Missouri County Nixes Voluntary Traffic Checkpoints

December 16, 2013

St. Charles County, Mo., drivers pulled over at several recent weekend safety checkpoints received something other than the usual verbal warnings, traffic citations or even tickets for drunken driving.

The St. Louis Post-Dispatch reported Thursday that private government subcontractors working on behalf of the National Highway Traffic Safety Administration instead asked motorists at three locations on Friday and Saturday to voluntarily submit blood and saliva samples in exchange for cash. Two off-duty county sheriff’s deputies in marked patrol cars initially flagged down the drivers.

Less than one week later, the St. Charles County Sheriff’s Department now says it will no longer participate in future surveys. Lt. Dave Tiefenbrunn acknowledges some motorists might have thought participation was mandatory, though no action was taken against drivers who refused to stop.

“It doesn’t give the public the impression that it’s voluntary if there’s a uniformed officer out there, so we would avoid that circumstance in the future,” he said.

Impaired drivers were not arrested. Instead, survey takers were supposed to make sure such drivers got home safely. The lieutenant said he didn’t know how many drivers, if any, were removed from behind the wheel.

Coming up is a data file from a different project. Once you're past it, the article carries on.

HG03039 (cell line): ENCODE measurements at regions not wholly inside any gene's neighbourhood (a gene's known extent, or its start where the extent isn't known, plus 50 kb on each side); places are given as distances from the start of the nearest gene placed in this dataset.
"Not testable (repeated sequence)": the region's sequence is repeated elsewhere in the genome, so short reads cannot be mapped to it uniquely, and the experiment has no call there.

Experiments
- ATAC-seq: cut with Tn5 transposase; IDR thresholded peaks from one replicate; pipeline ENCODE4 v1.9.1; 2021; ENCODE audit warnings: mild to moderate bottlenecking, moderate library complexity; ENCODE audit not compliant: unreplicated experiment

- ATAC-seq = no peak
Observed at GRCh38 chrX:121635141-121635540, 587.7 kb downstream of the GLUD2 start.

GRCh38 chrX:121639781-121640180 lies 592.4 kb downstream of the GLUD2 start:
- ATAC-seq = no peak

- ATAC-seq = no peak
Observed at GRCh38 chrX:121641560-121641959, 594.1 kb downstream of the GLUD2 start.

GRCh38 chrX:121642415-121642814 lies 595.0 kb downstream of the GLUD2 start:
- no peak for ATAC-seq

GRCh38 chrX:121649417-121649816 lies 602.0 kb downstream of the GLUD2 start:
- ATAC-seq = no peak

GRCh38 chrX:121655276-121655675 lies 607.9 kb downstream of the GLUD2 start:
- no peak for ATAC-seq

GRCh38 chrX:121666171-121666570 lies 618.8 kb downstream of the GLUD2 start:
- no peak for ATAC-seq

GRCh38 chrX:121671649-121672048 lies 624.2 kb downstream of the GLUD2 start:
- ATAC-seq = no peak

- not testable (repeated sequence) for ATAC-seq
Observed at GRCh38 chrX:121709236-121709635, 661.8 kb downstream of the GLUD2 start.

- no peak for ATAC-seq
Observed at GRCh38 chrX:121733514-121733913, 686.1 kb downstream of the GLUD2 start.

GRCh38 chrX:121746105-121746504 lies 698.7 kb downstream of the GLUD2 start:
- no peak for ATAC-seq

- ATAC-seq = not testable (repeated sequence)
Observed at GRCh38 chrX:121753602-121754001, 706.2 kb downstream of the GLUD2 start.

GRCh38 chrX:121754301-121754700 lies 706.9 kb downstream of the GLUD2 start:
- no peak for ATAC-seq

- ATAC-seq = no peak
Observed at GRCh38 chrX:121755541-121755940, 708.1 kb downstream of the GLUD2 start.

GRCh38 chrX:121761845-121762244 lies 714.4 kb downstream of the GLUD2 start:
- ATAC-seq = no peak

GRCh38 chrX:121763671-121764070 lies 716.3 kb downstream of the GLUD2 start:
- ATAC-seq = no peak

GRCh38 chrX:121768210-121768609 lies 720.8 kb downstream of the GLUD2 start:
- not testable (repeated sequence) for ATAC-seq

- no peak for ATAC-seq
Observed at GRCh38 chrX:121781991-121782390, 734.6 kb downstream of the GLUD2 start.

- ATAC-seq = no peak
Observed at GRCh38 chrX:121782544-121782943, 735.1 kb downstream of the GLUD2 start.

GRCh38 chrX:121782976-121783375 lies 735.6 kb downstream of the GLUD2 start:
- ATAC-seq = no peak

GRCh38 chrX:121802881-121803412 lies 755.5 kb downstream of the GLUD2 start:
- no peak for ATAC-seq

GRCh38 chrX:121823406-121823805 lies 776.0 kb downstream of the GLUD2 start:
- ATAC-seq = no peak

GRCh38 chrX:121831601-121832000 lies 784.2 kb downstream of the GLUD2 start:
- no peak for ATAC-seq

The federal agency said in a written statement that its tests have been conducted for the past 40 years are part of a national survey to measure the prevalence of impaired driving. The results are used for policy development, educational campaigns and other harm reduction efforts.

The agency said it expanded its study in 2007 to include the voluntary collection of saliva and blood sample but does not match those samples to individual donors.

“As a data-driven agency NHTSA is constantly conducting research to better understand vehicle and behavior issues that impact safety on U.S. roadways,” the agency stated. “NHTSA always works closely with state and local safety officials and local law enforcement to conduct these surveys.”

Tiefenbrunn said deputies did not approach drivers or have anything to do with the survey, and the information gathered was anonymous. Those assurances failed to mollify critics.

Tony Rothert, legal director for the American Civil Liberties Union of Missouri, said using uniformed officers to conduct the survey raised serious constitutional issues.

“It’s great that they say they’re not going to do it again, but they did violate people’s constitutional rights,” he said. “Drivers do not believe they have the opportunity to ignore a police officer telling them to stop.”

The police chief of Fort Worth, Texas, recently apologized for his officers’ participation in the survey after complaints from motorists. The governor of Alabama and that state’s ACLU chapter has also raised concerns that the tests violated civil rights.

The safety administration did not answer questions about how much the deputies were paid, and referred inquiries about the drivers’ compensation to a 2007 report which indicated payments ranged from $5 to $65 – and as much as $100 to recalcitrant drivers who were later convinced to take part.

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